Women dice with family futures by ignoring cover
Failing to take out adequate protection against serious illness or death could have consequences for your loved ones, finds Chiara Cavaglieri
Sunday 16 August 2009
Traditional family roles may be slowly disappearing, but when it comes to insurance, many women are stuck in the 1950s. More women than ever are contributing substantially to their families' incomes and a predicted one in four women will be the main breadwinner by 2030. But many still have an old-fashioned attitude when it comes to their insurance. Half of women in the UK have no life insurance, critical illness cover or income protection in place and a quarter of them rely on their partner's insurance policies instead, according to a survey by AXA.
"There is a definite trend for many families to insure only the man on the basis that he is usually the only or the main earner. This is frequently a short-sighted move because the question that has to be asked is, what if?" says Alan Lakey, a partner at independent financial advisers (IFA) Highclere Financial Services.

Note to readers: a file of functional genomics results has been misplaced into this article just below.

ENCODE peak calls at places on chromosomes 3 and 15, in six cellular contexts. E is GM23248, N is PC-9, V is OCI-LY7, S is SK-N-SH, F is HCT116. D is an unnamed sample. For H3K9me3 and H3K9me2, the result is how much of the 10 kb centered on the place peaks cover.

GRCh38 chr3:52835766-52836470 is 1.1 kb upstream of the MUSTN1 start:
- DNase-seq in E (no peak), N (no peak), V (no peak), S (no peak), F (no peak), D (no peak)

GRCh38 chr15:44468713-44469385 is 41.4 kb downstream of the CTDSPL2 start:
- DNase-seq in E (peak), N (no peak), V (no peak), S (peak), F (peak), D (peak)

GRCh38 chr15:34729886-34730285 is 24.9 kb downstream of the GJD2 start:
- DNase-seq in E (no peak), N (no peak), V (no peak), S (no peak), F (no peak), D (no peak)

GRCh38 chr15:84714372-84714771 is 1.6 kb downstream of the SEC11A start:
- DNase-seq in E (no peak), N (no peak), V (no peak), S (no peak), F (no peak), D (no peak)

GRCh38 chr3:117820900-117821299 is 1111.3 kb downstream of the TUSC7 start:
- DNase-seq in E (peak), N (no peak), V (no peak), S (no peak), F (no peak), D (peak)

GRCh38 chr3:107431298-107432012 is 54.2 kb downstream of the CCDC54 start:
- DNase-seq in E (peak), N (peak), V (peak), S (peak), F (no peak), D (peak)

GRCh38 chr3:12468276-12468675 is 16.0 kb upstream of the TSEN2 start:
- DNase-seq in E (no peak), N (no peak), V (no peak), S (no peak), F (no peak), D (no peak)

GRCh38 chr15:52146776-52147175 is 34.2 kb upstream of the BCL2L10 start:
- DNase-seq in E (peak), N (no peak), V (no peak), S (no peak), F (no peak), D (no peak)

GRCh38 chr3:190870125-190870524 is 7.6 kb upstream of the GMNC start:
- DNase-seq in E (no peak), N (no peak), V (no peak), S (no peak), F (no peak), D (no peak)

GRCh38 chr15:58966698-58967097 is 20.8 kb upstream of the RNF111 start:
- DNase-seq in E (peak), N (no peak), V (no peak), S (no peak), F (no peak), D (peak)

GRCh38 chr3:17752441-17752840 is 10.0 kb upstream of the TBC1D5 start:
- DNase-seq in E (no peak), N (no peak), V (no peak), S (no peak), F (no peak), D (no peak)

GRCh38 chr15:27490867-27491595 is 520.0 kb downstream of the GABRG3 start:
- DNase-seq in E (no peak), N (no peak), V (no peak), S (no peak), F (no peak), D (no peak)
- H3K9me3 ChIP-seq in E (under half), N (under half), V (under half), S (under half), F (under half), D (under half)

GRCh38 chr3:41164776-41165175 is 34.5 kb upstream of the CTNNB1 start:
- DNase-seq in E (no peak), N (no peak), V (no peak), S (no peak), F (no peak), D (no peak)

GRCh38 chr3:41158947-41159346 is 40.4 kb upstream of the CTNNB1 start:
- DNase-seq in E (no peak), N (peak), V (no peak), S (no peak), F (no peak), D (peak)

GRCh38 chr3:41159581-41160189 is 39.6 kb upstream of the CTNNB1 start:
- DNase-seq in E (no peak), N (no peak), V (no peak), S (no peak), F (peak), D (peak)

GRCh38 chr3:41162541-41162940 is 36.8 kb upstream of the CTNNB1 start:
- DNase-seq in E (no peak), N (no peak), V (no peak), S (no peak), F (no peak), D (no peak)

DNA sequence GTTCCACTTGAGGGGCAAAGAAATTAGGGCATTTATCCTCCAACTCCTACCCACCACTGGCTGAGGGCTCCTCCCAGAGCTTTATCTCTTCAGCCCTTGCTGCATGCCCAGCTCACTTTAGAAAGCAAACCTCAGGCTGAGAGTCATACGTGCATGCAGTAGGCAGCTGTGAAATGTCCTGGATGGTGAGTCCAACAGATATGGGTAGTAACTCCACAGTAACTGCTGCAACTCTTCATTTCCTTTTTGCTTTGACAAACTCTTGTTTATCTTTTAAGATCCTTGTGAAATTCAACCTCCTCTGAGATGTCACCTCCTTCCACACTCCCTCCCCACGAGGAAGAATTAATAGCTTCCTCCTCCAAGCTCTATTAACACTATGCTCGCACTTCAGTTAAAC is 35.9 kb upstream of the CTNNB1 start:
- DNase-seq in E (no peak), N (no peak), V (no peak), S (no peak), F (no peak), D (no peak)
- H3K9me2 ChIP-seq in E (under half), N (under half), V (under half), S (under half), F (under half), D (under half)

Without adequate insurance, some families could find themselves perilously underprotected financially should the worst happen. One of the biggest potential health threats is breast cancer, which is diagnosed in one out of nine women during their lifetimes. Despite this, almost a third of women questioned by AXA said they believe they would have to sell their home, borrow money, or seek help from family and friends if they were faced with serious health and financial issues. With the right cover, however, many of these concerns could be eased.